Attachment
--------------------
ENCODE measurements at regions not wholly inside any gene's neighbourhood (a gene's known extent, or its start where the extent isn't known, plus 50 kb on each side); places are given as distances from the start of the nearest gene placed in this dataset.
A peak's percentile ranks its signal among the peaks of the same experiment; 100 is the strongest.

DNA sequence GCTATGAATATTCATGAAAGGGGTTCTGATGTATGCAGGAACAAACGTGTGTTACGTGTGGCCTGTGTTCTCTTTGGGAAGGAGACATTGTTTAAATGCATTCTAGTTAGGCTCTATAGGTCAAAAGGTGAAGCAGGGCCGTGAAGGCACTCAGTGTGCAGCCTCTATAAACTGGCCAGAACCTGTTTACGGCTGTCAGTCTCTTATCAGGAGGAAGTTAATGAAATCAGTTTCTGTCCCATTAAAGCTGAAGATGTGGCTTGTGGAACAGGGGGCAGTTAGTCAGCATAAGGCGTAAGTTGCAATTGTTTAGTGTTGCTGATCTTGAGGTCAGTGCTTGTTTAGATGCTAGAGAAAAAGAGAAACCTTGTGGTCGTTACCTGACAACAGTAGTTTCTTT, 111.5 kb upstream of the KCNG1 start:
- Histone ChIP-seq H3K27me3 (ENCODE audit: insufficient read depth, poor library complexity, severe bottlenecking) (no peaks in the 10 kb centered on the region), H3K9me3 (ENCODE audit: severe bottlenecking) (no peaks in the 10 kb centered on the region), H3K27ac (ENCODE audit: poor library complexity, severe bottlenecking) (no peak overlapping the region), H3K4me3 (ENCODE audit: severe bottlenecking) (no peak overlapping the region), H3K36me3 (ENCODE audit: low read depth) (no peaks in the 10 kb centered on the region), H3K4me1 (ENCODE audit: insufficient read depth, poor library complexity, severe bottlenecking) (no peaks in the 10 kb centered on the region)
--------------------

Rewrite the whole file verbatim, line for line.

ENCODE measurements at regions not wholly inside any gene's neighbourhood (a gene's known extent, or its start where the extent isn't known, plus 50 kb on each side); places are given as distances from the start of the nearest gene placed in this dataset.
A peak's percentile ranks its signal among the peaks of the same experiment; 100 is the strongest.

DNA sequence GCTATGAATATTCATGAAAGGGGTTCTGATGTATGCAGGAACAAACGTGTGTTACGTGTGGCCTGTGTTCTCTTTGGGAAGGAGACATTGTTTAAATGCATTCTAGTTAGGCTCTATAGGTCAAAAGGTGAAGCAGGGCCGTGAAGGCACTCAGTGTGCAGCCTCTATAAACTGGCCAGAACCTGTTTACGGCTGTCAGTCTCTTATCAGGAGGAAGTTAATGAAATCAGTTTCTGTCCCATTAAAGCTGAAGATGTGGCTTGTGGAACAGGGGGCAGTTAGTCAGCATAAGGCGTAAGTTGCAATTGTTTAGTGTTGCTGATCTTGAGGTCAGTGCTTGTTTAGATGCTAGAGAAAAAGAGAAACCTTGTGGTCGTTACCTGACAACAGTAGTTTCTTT, 111.5 kb upstream of the KCNG1 start:
- Histone ChIP-seq H3K27me3 (ENCODE audit: insufficient read depth, poor library complexity, severe bottlenecking) (no peaks in the 10 kb centered on the region), H3K9me3 (ENCODE audit: severe bottlenecking) (no peaks in the 10 kb centered on the region), H3K27ac (ENCODE audit: poor library complexity, severe bottlenecking) (no peak overlapping the region), H3K4me3 (ENCODE audit: severe bottlenecking) (no peak overlapping the region), H3K36me3 (ENCODE audit: low read depth) (no peaks in the 10 kb centered on the region), H3K4me1 (ENCODE audit: insufficient read depth, poor library complexity, severe bottlenecking) (no peaks in the 10 kb centered on the region)